The aviation watchdog has decided to cut Dublin Airport charges

DAA will be allowed impose an average €7.87 levy on airlines.

By Conor McMahon Deputy editor, Fora

THE AVIATION REGULATOR has set the maximum fees that Dublin Airport can charge airlines over the next five years at a rate lower than operator DAA’s asking price.

Earlier this year, the Commission for Aviation Regulation (CAR) proposed cutting the levy from €9.30 to €7.50 per passenger, which DAA chief executive and seasoned retailer Dalton Philips called “bargain basement territory”.

Following consultation, the CAR has decided to cap the figure at an average of €7.87 a head, a difference of €1.78 compared to Dublin Airport’s proposed average charge. The airport and other stakeholders can appeal the decision.

The CAR’s actual price caps vary over the next five years. For 2020 and 2021, the figure is capped at €7.50 per head. This increases to €7.88 in 2022, €8.12 in 2023 and €8.32 in 2024.

The commissioner said this is to accommodate a major expansion programme at Dublin Airport where it will add extra aircraft stands, piers and boarding gates to facilitate growing passenger numbers. This is in addition to its multimillion-euro North Runway project.

“We’re going for different prices in five different years because when you take into account (stakeholders’) suggestions, you do need to bring forward some depreciation to ensure that the projects are financeable and that has more of an impact towards the end of the period,” aviation commissioner Cathy Mannion said.

DAA chief executive, Dalton Philips said he was disappointed at the move, adding that it would impact on its future investment and development plans. 

“Dublin Airport’s prices are already 30-40% lower than its European peers and the Regulator’s decision will mean Dublin’s prices will now be almost 60% lower than the EU market price,” he said. 

“This determination is a disaster for passengers, and for the Irish economy, as we won’t be able to pay for the new and improved facilities that are required for Dublin Airport.”

Philips added: “Contrary to the Regulator’s claim, airlines saving money does not benefit the Irish economy. Any reductions in airport charges have been going to the shareholders of privately-owned airlines, the majority of which are located overseas.”

The CAR warned that if Dublin Airport does not deliver some key projects on time and on budget, it will further reduce airport charges. The regulator is confident this won’t happen and has established a so-called ‘stagegate process’ for the airport to keep it informed of the status of these projects.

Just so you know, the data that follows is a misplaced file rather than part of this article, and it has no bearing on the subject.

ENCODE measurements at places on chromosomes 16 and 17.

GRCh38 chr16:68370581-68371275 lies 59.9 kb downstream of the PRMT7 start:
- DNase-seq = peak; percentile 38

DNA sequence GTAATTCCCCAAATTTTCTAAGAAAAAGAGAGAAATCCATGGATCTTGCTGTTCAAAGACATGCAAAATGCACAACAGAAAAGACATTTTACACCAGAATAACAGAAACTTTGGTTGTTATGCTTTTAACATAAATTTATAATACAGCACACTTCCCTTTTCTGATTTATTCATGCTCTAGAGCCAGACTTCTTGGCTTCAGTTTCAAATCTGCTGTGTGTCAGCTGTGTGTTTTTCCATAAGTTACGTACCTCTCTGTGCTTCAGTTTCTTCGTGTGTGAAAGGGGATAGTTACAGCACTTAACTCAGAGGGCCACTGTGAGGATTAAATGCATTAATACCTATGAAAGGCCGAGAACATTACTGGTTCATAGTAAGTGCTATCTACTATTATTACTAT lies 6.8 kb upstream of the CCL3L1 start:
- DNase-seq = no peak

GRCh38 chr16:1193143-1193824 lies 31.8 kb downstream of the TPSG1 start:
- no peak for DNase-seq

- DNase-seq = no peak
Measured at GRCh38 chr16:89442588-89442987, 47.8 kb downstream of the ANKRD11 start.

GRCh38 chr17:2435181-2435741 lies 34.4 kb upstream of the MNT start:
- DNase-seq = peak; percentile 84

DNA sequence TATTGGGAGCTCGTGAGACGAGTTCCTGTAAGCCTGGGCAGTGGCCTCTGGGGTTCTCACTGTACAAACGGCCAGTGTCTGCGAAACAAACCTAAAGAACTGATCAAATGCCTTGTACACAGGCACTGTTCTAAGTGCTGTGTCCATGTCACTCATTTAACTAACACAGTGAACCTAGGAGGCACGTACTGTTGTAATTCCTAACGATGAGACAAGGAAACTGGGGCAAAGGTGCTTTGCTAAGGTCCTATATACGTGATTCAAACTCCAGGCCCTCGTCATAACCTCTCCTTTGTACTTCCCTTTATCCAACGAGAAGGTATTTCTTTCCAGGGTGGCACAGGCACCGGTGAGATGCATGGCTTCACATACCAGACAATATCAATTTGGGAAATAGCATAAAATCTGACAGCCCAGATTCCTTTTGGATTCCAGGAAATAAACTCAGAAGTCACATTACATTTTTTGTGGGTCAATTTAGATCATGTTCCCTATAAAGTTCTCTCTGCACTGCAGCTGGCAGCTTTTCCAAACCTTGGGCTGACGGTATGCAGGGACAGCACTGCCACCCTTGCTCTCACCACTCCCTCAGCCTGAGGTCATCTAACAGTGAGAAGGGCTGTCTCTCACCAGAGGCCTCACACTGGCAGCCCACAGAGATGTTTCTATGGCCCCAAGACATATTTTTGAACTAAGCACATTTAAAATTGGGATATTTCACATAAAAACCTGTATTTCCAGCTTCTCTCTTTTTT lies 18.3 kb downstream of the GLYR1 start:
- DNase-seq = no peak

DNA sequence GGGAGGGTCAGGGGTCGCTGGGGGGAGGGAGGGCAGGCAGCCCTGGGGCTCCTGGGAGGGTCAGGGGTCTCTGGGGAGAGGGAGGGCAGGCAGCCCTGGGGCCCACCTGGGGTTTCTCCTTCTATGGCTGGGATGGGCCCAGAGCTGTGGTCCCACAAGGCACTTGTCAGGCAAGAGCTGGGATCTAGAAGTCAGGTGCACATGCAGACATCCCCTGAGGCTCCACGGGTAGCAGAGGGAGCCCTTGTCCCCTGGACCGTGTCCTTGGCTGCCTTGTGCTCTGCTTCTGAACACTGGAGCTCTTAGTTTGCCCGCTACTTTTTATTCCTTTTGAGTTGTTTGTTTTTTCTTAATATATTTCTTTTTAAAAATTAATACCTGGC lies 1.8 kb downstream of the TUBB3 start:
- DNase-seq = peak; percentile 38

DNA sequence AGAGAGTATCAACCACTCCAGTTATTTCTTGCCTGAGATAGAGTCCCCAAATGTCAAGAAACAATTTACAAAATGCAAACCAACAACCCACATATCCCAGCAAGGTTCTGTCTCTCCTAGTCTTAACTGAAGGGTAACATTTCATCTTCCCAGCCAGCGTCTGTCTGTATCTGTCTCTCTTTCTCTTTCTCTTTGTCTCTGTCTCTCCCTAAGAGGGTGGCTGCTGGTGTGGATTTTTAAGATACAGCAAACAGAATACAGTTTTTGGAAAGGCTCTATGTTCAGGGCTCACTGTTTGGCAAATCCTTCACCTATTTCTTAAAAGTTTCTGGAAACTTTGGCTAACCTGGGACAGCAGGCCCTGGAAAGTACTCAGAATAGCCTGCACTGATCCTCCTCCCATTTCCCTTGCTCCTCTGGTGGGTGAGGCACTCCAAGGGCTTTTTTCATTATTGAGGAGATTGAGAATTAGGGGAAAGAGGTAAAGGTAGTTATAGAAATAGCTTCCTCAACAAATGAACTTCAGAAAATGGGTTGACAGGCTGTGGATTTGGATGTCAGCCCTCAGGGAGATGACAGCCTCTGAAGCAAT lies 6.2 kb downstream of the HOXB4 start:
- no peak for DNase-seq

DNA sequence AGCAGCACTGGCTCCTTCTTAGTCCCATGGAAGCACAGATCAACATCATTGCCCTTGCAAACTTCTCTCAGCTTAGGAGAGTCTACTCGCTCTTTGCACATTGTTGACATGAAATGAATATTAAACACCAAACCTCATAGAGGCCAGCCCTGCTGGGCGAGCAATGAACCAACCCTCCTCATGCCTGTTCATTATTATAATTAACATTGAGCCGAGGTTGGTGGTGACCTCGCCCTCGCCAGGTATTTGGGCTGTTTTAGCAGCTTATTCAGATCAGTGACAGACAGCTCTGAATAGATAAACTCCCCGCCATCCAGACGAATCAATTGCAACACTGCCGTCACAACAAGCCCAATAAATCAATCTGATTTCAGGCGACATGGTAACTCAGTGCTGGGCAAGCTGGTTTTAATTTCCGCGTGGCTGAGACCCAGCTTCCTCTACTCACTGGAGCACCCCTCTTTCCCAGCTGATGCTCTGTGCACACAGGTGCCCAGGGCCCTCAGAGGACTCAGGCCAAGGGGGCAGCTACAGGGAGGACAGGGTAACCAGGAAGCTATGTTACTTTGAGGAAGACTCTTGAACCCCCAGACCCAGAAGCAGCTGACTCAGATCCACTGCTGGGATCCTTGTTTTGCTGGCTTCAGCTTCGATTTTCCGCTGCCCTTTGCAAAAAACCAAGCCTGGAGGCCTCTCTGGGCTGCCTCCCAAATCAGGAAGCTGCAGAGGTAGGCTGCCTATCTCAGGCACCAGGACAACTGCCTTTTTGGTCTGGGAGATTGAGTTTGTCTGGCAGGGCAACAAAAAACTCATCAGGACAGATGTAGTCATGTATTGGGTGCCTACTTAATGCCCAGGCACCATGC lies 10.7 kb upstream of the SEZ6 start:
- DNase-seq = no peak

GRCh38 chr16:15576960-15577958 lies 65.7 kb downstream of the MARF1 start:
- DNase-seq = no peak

The aviation watchdog is also willing to allow Dublin Airport to seek an interim review of maximum charges if there is a “hard Brexit”, Mannion said.

Source: CAR

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DAA had calculated the cost of its €1.8 billion expansion plan on the basis that it would be able to charge airlines an average €9.65 per passenger between 2020 and 2024. It has previously argued that its prices are already cheaper than comparative airports.

However, the CAR believes the €7.87 average price will generate €1.4 billion for Dublin Airport between 2020 and 2024. This is in addition to a further €1.4 billion the regulator expects the airport to create through commercial revenues.

The regulator’s prices are based on a number of factors where it differs from the views of DAA. For example, the CAR believes Dublin Airport will generate a higher turnover through retail and car parking sales than DAA’s forecast.

The CAR also argues that Dublin Airport has room to cut operational costs. Adrian Corcoran, the regulator’s director of economic regulation, gave the example of rearranging security staff’s rosters to improve productivity.

“We’re not saying that a staff member should process more passengers per hour; (workers) should be allocated when they’re most needed,” Corcoran said.

In addition to rolling out a new airport charges regime, the CAR has put in place additional metrics to measure to quality of services at Dublin Airport.

The hub is now subject to 22 such measures, compared to the nine introduced in 2009. These include security queue times, the availability of self-service check-in kiosks, and the cleanliness of the two terminals. It must pay a penalty if these standards are not met.

The CAR said this is to ensure the airport adequately accommodates passengers who may require extra assistance.

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